Integrated courses which the majority of medical schools have now implemented, integrate what was previously learnt at the pre-clinical and clinical stages, to provide a seamless course. Teaching methods can include problem-based learning (PBL) and practical clinical skills.
Integrated courses are the GMC's recommended approach to medicine; instead of teaching anatomy and physiology etc. as separate courses, the idea is to join them into systems (also known as the systems based approach) where you will take a bodily system, such as the circulatory system and consider the anatomy, physiology, biochemistry, pharmacology, pathology of it all at once.
The new integrated approach also encourages early patient contact and self-directed learning. Much of the teaching has a basis in lectures, supplemented with tutorials and your own self-directed work.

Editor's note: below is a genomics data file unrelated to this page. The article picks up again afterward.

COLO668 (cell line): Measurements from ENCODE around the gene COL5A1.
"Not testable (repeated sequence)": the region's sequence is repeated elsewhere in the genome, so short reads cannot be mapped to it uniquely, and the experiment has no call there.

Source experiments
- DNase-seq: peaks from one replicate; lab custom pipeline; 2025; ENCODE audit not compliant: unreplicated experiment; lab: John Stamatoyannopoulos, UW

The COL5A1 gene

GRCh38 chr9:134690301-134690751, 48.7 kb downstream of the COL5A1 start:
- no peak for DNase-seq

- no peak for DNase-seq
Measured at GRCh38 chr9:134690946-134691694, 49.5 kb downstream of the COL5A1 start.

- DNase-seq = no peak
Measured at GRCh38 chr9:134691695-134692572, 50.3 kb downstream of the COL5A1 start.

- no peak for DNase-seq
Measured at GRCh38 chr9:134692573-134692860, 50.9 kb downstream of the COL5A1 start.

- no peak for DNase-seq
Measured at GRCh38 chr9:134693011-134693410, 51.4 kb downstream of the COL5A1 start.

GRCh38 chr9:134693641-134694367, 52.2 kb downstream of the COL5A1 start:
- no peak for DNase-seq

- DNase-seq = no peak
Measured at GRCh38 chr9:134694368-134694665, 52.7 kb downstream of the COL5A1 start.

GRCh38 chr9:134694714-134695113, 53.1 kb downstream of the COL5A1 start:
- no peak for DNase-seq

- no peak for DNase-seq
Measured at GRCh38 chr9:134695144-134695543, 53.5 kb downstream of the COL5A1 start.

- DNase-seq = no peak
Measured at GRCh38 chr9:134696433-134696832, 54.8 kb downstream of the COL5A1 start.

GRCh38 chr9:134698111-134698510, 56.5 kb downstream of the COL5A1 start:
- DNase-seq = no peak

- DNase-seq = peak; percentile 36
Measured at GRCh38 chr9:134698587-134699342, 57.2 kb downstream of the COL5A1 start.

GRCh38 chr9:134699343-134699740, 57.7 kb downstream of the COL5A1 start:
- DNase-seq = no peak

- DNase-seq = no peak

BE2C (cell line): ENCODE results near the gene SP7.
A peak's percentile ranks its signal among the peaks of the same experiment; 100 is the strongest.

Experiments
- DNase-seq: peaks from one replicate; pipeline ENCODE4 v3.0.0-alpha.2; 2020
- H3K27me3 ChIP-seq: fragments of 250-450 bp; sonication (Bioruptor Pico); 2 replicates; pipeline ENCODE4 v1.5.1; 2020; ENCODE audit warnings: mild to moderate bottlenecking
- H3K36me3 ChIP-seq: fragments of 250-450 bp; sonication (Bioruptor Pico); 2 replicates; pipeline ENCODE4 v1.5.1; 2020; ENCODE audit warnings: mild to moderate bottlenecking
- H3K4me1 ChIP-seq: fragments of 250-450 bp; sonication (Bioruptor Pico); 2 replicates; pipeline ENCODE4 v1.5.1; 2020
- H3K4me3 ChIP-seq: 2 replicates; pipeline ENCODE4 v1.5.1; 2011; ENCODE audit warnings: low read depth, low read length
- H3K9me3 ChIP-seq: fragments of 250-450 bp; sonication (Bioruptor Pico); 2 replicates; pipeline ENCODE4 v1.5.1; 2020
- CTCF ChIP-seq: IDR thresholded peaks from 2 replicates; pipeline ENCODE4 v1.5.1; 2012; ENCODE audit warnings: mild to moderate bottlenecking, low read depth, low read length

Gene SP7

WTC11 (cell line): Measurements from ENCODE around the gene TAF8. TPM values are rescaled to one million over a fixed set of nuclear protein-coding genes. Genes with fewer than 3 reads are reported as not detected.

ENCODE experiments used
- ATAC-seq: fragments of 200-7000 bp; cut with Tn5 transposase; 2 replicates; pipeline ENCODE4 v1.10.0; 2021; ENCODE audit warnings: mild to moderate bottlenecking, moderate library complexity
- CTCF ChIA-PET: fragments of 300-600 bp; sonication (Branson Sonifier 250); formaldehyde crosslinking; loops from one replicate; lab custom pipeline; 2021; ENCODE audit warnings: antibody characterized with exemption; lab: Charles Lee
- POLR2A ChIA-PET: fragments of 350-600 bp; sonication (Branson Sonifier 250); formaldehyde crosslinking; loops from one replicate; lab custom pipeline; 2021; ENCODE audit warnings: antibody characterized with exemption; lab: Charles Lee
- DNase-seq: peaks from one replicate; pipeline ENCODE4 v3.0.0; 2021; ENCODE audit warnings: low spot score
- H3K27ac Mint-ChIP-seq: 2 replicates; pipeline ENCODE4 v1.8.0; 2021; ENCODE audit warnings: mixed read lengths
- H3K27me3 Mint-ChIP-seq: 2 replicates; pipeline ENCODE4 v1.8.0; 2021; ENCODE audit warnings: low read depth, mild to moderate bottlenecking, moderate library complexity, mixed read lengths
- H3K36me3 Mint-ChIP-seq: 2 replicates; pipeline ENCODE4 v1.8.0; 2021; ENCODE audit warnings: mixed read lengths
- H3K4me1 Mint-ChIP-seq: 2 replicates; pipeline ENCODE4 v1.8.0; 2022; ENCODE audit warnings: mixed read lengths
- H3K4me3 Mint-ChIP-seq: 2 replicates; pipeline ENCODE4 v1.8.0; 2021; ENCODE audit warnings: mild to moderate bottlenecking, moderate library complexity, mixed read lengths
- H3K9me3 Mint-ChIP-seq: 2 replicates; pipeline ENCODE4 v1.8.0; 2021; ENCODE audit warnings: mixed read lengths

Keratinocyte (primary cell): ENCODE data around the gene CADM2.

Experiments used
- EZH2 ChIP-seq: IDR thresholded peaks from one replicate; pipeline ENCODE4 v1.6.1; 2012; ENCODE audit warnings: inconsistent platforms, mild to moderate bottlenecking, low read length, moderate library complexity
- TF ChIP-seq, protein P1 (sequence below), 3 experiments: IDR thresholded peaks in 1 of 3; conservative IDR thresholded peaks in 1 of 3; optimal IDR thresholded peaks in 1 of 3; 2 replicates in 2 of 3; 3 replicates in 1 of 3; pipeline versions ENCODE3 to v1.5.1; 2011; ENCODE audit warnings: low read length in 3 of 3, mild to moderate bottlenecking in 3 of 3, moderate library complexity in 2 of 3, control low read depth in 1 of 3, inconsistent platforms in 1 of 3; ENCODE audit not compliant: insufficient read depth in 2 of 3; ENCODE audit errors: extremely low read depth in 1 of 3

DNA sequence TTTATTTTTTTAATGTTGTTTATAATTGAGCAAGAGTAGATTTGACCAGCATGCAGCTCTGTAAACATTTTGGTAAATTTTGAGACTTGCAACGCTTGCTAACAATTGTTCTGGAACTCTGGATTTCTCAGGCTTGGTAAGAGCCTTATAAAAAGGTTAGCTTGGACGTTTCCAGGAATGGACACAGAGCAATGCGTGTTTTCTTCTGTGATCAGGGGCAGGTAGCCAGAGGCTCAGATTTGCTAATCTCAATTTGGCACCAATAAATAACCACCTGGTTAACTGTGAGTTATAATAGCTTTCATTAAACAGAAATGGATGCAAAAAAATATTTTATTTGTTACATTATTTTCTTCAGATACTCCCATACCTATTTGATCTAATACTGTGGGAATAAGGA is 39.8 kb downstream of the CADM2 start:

However, there have been many interpretations of how this new integrated approach can be implemented, one of the big 'different interpretations' was pioneered by Manchester and is what we refer to as Problem Based Learning (PBL).
There are subtle, theoretical differences between learning styles of integrated learning course provided at medical schools; Problem Based Learning (PBL), Enquiry Based Learning (EBL) and Case Based Learning (CBL), but in most cases the lines between each of these are significantly blurred.